Amgen’s deCODE Reveals New Clonal Hematopoiesis Risk Factors and Genes

Amgen's deCODE Uncovers New Clonal Hematopoiesis Risk Factors and Genes

Amgen’s subsidiary, deCODE Genetics, has uncovered new risk factors and genes associated with clonal hematopoiesis, a precursor condition to blood cancer.

In a study published on November 6 in Nature Genetics, deCODE Genetics reported that they identified 25 gene variants, using whole-genome sequence data from thousands of individuals, that predispose people to developing clonal hematopoiesis. The study also revealed that the well-known connection between clonal hematopoiesis and cardiovascular disease can largely be attributed to smoking, which emerged as the primary risk factor for clonal hematopoiesis, aside from age.

Although clonal hematopoiesis is considered an inherent aspect of the aging process, it remains associated with an increased risk of hematological malignancies and elevated mortality rates, as explained by Simon Stacey, the first author and a scientist at deCODE, in a company video.

Clonal hematopoiesis occurs when a mutation in a hematopoietic stem cell (HSC), a precursor to various blood cell types in the bone marrow, grants it a survival advantage, allowing it to multiply more rapidly than other HSCs. The resulting blood cells have genetic characteristics that make them more susceptible to malignancy, putting individuals with clonal hematopoiesis at a higher risk of cancer.

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Although scientists have been aware of HSC clones for several decades, it wasn’t until the 2010s that their connection to blood cancer, cardiovascular disease, and prevalence in the elderly was recognized. This revelation sparked interest in screening for genetic markers of clonal hematopoiesis in older individuals who hadn’t yet developed blood cancer but exhibited signs of a higher risk, such as anemia, specific genetic patterns, or non-blood cancers.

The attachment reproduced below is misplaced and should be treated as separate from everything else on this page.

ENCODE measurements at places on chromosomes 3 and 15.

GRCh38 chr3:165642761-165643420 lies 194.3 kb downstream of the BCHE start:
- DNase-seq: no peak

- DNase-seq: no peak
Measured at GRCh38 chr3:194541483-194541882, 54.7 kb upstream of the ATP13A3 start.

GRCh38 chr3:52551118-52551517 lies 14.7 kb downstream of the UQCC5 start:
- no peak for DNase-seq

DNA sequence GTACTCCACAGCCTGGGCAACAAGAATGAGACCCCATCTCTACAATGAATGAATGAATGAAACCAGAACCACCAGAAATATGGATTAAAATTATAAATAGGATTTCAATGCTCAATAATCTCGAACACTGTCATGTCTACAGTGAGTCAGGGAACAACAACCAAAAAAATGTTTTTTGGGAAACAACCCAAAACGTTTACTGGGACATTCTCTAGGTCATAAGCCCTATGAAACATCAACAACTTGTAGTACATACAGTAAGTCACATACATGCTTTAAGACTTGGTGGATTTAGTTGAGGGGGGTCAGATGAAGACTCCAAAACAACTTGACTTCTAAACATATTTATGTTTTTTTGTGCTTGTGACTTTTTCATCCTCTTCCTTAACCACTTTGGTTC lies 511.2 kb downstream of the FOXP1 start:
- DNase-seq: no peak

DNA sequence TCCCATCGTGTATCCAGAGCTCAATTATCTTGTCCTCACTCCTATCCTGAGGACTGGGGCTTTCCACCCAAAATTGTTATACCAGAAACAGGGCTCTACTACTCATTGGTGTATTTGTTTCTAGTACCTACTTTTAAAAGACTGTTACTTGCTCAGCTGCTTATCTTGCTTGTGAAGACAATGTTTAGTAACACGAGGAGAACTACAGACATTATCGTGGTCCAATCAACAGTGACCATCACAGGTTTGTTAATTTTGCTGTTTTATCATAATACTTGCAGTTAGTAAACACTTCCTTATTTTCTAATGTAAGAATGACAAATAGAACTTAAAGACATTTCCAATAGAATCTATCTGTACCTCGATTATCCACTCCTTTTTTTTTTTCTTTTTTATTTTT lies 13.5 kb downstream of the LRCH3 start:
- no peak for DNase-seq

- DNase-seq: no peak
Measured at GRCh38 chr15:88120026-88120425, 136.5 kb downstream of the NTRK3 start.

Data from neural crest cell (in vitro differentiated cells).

Some cancer centers now conduct such screenings, leading to a diagnosis of clonal hematopoiesis of indeterminate origin (CHIP), which helps identify individuals who should be monitored for blood cancer.

The latest study from deCODE may aid in further defining screening criteria for CHIP and the specific genetic markers to test for. By using whole-genome sequencing data from 176,000 individuals in Iceland or registered in the UK Biobank and a proprietary method to detect the condition from their genetic information, the company’s scientists identified 16,000 people with clonal hematopoiesis.

Prevalence of the condition was nearly 50% in individuals over 80, adhering to the age-related pattern. As expected, those with clonal hematopoiesis had a greater likelihood of developing future blood cancer.

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“We have a very large set of material with a somewhat different method [of detecting the condition] that’s in some sense more sensitive. With these disease associations, it’s very likely that the reason these associations occur is because they’re confounded with smoking behavior. If we adjust for smoking behavior, the associations are very much attenuated—it doesn’t completely go away, but the association with these non-hematological diseases is very much reduced, specifically with regards to cardiovascular disease. They tend to also have effects on blood cell counts, although not big enough effects that they’re overtly pathological. The genes also influence telomere length.”

– Simon Stacey, deCODE scientist

However, regarding cardiovascular disease, the research indicated that the previously established link might not be as straightforward as it appeared. Clonal hematopoiesis was associated with various heart conditions and other diseases, all of which were linked to smoking.

The study found that these disease associations are likely confounded with smoking behavior, and adjusting for smoking substantially reduced the associations, particularly with regards to cardiovascular disease.

Additionally, the research shed light on previously unclear genetic mutations that drive HSC clone development. The study identified 25 gene variants associated with clonal hematopoiesis, many of which were entirely new and had effects on blood cell counts, telomere length, and related phenomena like Y chromosome loss.

Amgen acquired deCODE in 2012 for $415 million, with the aim of utilizing the genetics data analysis company to identify new disease targets, a mission it continues to pursue. In its third-quarter earnings report, Amgen mentioned that deCODE is leading the identification of obesity targets. DeCODE has also played a role in drug development, utilizing data from Amgen’s phase 2 trial on the cardiovascular drug olpasiran to define the patient population for phase 3 and making predictions about who would benefit from taking Repatha to prevent cholesterol-related heart problems.

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